James Lovelock: A climate change pessimist

“I don’t think we’re yet evolved to the point where we’re clever enough to handle a complex a situation as climate change,” said Lovelock in his first in-depth interview since the theft of the UEA emails last November. “The inertia of humans is so huge that you can’t really do anything meaningful.”

[Source: The Guardian]

James Lovelock is not your usual curmudgeon. He is ninety years old. He has seen a lot of the world. He’s earned the right to a sharp tongue – especially as a chemist and Earth scientist who has done as much as anyone to educate people about the environment and the interdependent nature of all things on Earth (the Earth for which Lovelock created the appellation, Gaia).

In an interview with Britain’s The Guardian Lovelock let loose with a barrage of not-so-encouraging comments about the current state of affairs for science, scientists, and global warming. It’s definitely worth a click to read the whole thing; but I’ve got a couple of quotes here for starters.

The opening quote is a hunter’s trap: “I don’t think we’re yet evolved to the point where we’re clever enough to handle as complex a situation as climate change.” A lot of folks, especially headline editors have interpreted this to mean “human beings are too stupid to do anything about climate change.” What he said was we’re not smart enough. There’s a difference. We’re smart enough to know we’ve got a problem. We’re smart enough to figure out some solutions. We’re even smart enough to understand that the problem of global climate change may or may not be within our ability to master. What we’re not smart enough to do – ‘not yet evolved to the point’ – is agree about the problem or agree about the solutions. Our brain power is sufficient, but our social skills are (woefully) deficient.

This leads to another quote:

“Even the best democracies agree that when a major war approaches, democracy must be put on hold for the time being. I have a feeling that climate change may be an issue as severe as a war. It may be necessary to put democracy on hold for a while.”

It doesn’t require the political sensitivity of Glenn Beck to see where this statement is going to set off alarms, light fuses, and blow gaskets. It sounds like he’s calling for dictatorship (or something). Or at least it would sound like that to anyone who wasn’t around during the Second World War. Lovelock remembers it – the victory gardens, the bomb shelter drill, the ‘loose lips’ campaigns. Of course, democracy in Britain or the U.S. wasn’t suspended (put on hold), but it was…temporarily amended. To Lovelock the climate change issue may well create problems so vast and difficult that indeed the normal routine of democracy may have to suffer. That, unfortunately, could be true; and to believe it depends on your level of pessimism about the possible outcomes.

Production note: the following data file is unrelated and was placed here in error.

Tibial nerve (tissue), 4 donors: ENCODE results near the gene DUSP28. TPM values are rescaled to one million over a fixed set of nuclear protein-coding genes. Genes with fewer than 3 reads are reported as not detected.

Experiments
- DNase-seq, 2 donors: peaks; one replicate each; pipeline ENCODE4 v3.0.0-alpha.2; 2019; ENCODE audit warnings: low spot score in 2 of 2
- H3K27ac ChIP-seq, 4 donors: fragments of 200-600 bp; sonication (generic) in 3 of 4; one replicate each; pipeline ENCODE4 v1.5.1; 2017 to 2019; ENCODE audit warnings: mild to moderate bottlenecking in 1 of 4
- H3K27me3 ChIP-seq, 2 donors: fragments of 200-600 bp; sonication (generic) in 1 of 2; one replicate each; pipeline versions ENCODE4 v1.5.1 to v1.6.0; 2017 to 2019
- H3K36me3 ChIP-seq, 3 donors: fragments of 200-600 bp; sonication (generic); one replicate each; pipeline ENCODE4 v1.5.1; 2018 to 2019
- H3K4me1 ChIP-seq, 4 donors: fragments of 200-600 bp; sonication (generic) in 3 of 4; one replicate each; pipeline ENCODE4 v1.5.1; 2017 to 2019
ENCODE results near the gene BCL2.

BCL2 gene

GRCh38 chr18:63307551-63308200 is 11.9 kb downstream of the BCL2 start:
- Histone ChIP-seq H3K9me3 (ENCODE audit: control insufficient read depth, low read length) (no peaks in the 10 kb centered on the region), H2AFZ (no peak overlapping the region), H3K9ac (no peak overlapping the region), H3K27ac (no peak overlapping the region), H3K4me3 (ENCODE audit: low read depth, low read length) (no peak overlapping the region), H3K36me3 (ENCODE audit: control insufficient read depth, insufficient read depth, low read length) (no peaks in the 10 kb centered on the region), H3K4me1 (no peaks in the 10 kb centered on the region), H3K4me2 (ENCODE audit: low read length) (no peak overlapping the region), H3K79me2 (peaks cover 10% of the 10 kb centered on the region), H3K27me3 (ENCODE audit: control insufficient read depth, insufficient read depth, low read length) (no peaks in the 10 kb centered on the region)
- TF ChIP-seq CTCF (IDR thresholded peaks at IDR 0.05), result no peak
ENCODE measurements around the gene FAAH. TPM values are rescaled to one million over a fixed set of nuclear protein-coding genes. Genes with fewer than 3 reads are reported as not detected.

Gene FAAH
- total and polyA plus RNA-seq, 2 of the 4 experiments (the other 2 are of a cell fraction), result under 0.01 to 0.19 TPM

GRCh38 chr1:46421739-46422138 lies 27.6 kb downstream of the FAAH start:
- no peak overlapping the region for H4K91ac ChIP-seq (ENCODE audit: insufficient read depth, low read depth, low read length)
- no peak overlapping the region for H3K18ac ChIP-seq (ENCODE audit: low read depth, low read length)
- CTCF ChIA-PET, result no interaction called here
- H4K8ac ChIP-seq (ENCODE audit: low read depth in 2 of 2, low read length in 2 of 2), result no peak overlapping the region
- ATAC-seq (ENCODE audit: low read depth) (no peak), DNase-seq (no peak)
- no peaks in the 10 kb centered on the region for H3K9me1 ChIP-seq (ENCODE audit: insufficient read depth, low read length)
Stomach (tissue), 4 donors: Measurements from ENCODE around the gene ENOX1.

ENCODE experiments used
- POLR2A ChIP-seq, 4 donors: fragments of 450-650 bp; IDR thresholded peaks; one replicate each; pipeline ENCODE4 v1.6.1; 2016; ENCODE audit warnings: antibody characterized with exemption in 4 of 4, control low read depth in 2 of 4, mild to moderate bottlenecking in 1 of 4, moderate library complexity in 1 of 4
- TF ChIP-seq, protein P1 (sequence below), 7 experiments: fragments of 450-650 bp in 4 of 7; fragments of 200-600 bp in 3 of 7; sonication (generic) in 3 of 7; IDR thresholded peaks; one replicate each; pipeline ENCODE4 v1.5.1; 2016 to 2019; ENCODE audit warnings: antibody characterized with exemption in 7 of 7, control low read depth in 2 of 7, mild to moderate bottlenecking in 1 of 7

What might be missing from a knee jerk reaction to “when a major war approaches, democracy must be put on hold for the time being” is how Lovelock views the scale of the impending changes. As a man who has spent the better part of a lifetime studying and describing the interrelationships of the natural world, the ructions of global warming, the massive changes in the chemistry of earth, sea, and air, do not add up to a few bad days on the calendar. He sees all too clearly the scope of potential disasters. The worst are probably the quietest – like the killing of the oceans by CO2 acidification. Lovelock seems to wish that instead of these all-too-invisible disasters, that some global equivalent of a knock upside the head with a 2 x 4 (a long, heavy, piece of wood) would shake people out of their complacency.

He thinks only a catastrophic event would now persuade humanity to take the threat of climate change seriously enough, such as the collapse of a giant glacier in Antarctica, such as the Pine Island glacier, which would immediately push up sea level.

“That would be the sort of event that would change public opinion,” he said. “Or a return of the dust bowl in the mid-west. Another Intergovernmental Panel on Climate Change (IPCC) report won’t be enough. We’ll just argue over it like now.”

Coming back to the original theme: We’re not evolved enough. We don’t know how to work with problems that span decades, involve every living thing, and that don’t provide easy, 100% clear situations, analysis, or choices. There’s a quote I remember from the movie Men in Black (of all things), Tommy Lee Jones says (punches the line) “A person is smart. People are dumb, panicky dangerous animals and you know it.” Maybe that catches the caustic spirit of James Lovelock.

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